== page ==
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Lyme disease is the most common insect-borne illness in the U.S., by far. The Centers for Disease Control and Prevention logs some 30,000 cases each year, and the agency says tenfold more go unreported.
With so many people affected, it’s little wonder how much misinformation there is on the subject. Depending on where your web searching takes you, you might be convinced that the disease can be sexually transmitted like Zika virus (it can’t), or spread through contaminated deer meat (not true), or that pretty much any tick bite guarantees that you’ll be infected (it doesn’t).
You might also think the question of how Lyme disease can and can’t spread is a silly one to ask at the end of summer. Don’t ticks die off, along with all other biting insects, once autumn arrives?
Unfortunately, they don’t.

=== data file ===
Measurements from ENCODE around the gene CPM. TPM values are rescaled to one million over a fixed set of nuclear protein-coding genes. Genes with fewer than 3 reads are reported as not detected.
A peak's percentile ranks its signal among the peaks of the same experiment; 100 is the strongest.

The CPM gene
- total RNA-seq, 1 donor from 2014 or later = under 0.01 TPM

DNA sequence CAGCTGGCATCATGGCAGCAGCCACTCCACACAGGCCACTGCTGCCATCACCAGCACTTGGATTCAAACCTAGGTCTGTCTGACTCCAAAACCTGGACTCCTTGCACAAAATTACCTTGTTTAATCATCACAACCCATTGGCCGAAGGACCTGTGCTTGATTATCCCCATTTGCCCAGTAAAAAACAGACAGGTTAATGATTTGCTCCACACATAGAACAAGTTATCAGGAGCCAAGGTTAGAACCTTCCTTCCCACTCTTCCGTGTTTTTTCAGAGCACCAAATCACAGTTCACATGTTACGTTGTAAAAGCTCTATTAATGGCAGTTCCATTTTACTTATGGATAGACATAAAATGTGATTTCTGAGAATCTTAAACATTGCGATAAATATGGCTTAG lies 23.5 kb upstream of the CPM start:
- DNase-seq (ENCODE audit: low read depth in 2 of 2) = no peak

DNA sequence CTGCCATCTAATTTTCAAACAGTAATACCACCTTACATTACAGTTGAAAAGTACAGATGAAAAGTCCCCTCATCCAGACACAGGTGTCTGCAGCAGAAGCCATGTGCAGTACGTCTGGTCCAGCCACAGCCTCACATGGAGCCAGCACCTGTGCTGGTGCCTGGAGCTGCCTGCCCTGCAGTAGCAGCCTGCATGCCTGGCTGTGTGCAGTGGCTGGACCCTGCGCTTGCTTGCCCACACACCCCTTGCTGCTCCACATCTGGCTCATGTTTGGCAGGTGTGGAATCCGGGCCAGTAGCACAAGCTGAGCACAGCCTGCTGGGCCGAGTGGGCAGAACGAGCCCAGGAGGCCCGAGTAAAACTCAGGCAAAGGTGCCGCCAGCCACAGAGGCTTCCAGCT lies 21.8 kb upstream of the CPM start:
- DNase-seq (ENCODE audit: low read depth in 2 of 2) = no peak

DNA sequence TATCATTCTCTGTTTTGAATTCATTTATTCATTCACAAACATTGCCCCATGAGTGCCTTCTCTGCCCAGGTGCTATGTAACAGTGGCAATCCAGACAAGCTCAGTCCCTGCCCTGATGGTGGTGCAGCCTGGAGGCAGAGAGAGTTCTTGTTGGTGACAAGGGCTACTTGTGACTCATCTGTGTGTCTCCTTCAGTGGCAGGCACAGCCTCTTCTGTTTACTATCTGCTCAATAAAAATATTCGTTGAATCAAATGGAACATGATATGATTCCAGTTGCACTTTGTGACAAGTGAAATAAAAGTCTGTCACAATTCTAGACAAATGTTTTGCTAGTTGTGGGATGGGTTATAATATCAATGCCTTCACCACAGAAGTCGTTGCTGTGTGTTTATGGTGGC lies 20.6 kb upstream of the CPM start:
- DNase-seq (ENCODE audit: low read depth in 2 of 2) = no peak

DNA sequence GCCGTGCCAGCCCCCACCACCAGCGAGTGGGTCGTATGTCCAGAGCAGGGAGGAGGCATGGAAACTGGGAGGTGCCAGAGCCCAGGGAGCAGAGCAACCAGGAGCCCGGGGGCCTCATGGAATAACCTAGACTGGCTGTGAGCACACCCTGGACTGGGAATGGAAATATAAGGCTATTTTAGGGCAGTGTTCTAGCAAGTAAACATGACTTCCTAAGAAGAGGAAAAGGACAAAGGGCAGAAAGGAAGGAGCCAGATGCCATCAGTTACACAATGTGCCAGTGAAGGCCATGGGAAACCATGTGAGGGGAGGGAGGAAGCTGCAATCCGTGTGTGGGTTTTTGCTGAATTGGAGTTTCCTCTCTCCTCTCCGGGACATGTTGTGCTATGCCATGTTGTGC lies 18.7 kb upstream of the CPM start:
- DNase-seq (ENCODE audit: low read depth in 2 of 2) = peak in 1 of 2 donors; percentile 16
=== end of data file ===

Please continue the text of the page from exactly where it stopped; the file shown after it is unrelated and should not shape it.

In fact, adult tick populations tend to swell in midfall—especially in the Northeastern states, where Lyme is most prevalent. “Things quiet down in August and September,” says Thomas Mather, director of the University of Rhode Island TickEncounter Resource Center and one of the nation’s foremost tick experts. “But then bam! In about the second week of October, we get a ticknado.”
Mather says that because most people aren’t aware of this surge, they become complacent once the temperature drops. Flea collars come off, insect repellents get packed away, and average woods-walking humans stop checking for ticks. “It’s a battle to keep this stuff in people’s minds once you hit September,” Mather says.